u d u Quarks and their antiparticles Every particle has an antiparticle which has the same mass but all of its quantum numbers are the opposite. Angels and Demons Thus an antiproton (p) has the same mass as a proton (p), but the opposite charge (-1). Thus an antielectron (e+ or e-) has the same mass as an electron but the opposite charge (+1). When matter meets antimatter both annihilate each other to become energy!
Paul Dirac After giving a lecture in 1929, Dirac agreed to take questions from the audience. One guy got up and said, "Professor Dirac wonderful lecture. I didn't understand the equation at the top right hand on the blackboard." Then there was total awkward silence, for almost a minute. The chairman turns to Dirac and says, "Would you like to answer the question?" And Dirac said "It wasn't a question. It was a comment". Quarks Quarksand andtheir theirantiparticles antiparticles Each quark has an antiquark, which has the opposite charge as the corresponding quark.
Here are the names of the 6 quarks: An antiquark has the quark symbol, with a bar over it. Thus an anti-up quark looks like this: u (u-bar). Hadrons, baryons, and mesons A hadron is a particle made up of quarks and participates in the strong force. A baryon is made of three quarks (qqq). An antibaryon is made of three antiquarks (qqq). A meson is made up of a quark and an antiquark (qq): Since quarks participate in the strong force, and since baryons and mesons are made of quarks, baryons and mesons are hadrons. A single quark cannot be isolated. We will talk about quark confinement later. Basically, confinement states that you cannot separate a single quark from a hadron.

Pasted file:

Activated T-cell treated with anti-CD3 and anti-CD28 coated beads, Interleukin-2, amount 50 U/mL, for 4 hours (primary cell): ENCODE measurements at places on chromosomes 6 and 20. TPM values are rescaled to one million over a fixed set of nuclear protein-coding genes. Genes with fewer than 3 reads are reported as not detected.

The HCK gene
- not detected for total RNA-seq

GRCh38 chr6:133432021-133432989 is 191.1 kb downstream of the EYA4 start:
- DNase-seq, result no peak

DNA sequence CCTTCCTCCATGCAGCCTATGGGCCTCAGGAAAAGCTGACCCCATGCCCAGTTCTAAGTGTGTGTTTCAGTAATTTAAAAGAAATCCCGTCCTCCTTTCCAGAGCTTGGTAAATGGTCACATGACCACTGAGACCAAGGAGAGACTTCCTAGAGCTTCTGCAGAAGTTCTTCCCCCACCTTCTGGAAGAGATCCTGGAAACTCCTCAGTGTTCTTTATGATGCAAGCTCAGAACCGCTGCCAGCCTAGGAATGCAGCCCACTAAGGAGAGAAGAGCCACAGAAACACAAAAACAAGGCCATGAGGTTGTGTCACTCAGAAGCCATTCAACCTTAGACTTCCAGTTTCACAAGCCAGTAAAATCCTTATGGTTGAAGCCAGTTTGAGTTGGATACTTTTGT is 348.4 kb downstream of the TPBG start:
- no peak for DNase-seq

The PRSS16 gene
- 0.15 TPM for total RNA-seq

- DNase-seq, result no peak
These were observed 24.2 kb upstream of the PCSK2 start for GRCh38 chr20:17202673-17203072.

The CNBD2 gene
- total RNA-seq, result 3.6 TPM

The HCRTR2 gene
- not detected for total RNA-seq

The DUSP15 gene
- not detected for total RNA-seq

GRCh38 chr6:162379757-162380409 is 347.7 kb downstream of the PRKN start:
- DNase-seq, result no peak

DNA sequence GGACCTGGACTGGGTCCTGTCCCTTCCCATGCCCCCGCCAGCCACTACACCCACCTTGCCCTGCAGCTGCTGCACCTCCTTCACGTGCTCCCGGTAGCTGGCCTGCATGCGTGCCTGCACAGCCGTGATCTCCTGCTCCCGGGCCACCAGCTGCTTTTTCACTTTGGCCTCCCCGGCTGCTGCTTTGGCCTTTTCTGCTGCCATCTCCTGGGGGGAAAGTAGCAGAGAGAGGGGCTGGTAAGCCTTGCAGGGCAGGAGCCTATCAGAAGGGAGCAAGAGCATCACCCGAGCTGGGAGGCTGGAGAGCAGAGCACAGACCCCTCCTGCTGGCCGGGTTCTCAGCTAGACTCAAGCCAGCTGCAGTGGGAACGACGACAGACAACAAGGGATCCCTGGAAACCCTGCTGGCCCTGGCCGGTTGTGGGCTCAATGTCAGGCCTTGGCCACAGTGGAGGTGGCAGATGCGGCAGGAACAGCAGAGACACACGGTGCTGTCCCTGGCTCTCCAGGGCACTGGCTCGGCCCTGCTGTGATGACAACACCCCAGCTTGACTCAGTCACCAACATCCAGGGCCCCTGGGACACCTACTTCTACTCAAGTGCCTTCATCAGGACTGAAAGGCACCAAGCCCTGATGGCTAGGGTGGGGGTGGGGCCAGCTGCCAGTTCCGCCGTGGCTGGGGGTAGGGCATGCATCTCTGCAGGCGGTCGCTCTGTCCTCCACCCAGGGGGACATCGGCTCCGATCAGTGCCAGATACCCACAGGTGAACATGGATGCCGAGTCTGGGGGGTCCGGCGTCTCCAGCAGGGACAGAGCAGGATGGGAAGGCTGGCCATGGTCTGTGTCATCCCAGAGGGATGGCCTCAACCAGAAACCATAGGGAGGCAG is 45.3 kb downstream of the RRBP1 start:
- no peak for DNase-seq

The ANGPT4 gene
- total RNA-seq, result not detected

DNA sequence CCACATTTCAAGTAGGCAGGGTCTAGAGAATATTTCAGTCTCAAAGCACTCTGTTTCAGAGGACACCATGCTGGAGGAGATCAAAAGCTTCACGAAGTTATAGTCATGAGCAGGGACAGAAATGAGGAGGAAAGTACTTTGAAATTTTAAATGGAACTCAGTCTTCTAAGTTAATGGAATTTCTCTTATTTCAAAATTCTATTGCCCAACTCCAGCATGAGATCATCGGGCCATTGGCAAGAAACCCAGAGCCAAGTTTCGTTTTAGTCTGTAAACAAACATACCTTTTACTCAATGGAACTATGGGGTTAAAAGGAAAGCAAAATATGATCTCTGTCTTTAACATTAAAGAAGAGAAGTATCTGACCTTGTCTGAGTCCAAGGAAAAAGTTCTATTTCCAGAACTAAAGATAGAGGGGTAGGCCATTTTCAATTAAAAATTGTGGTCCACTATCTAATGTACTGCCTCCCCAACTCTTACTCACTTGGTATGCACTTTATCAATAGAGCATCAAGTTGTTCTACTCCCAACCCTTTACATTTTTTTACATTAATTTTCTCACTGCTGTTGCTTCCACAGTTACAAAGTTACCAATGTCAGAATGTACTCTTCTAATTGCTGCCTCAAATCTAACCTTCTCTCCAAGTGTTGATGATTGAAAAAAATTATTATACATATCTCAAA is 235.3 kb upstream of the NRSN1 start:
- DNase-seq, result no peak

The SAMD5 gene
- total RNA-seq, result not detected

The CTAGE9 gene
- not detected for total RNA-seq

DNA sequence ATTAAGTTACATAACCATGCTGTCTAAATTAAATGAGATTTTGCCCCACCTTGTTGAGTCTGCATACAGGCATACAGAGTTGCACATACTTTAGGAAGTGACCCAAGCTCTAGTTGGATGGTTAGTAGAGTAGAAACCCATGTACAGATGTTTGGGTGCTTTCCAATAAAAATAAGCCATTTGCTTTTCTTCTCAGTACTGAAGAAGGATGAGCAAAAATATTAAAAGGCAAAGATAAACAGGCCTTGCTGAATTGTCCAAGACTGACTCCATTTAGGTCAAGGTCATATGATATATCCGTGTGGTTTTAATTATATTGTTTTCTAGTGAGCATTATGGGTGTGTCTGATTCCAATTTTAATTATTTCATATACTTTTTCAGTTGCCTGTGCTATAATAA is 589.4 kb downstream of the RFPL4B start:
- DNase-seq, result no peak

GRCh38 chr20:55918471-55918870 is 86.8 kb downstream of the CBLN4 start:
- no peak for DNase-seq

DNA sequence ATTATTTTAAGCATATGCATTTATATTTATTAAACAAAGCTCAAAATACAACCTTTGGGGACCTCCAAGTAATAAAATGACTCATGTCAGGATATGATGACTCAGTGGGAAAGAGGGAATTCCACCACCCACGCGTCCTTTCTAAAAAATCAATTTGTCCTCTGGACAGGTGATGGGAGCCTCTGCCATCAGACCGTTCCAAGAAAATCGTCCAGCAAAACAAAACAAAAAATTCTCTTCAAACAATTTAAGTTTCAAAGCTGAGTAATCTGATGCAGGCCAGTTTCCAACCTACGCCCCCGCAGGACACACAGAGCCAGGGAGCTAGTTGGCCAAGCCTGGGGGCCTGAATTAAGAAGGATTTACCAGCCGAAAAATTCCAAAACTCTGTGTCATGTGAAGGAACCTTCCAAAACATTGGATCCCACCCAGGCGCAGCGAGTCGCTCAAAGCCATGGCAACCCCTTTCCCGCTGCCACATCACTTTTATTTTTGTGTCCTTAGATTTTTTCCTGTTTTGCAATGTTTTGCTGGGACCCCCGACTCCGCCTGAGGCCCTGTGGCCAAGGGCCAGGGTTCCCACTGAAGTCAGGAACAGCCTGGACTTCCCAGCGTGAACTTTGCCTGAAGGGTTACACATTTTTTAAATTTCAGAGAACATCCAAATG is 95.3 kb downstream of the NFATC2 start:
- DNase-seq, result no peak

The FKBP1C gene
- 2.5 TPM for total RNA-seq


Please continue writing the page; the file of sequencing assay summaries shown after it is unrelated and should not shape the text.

Protons and neutrons in terms of quarks A proton is a baryon made out of two up quarks and a down quark. p = (uud). A proton is a hadron. Why? A neutron is a baryon made out of one up quark and two down quarks. n = (udd). A neutron is also a hadron. EXAMPLE: Show that the charge of a proton is +1, and that the charge of a neutron is 0. The charge of an up quark is +2/3. The charge of a down quark is -1/3. Proton = uud : +2/3 + +2/3 + -1/3 = +1. u d u Neutron = udd : +2/3 + -1/3 + -1/3 = 0. proton
Conservation of baryon number In order to explain which particles can exist and to explain the outcome of observed interactions between particles, the quarks are assigned properties described by a numerical value. The quark is given a baryon number B of 1/3. The antiquark is given a baryon number B of -1/3 PRACTICE: What is the baryon number of a proton and an antiproton? What is the baryon number of a meson? +1 +1 +( +( =+1 ( +1 ) ) 3 3 3 )
Like charge, baryon number is conserved in all reactions. Conservation of strangeness The strangeness number S of a baryon is related to the number of strange quarks the particle has. S = # antistrange quarks # strange quarks EXAMPLE: The lambda zero particle (0) is a baryon having the quark combo of (uds). What is its charge? What is its strangeness? From the table the charges are u = +2/3, d = -1/3 and s = -1/3 so that the total charge is 0. S = # antistrange quarks # strange quarks = 0 1 = -1. https://en.wikipedia.org/wiki/Strangeness Strangeness ("S") is a property of particles, expressed as a quantum number, for describing decay of particles in strong and electromagnetic reactions which occur in a short period of time. The terms strange and strangeness predate the discovery of the quark, and were adopted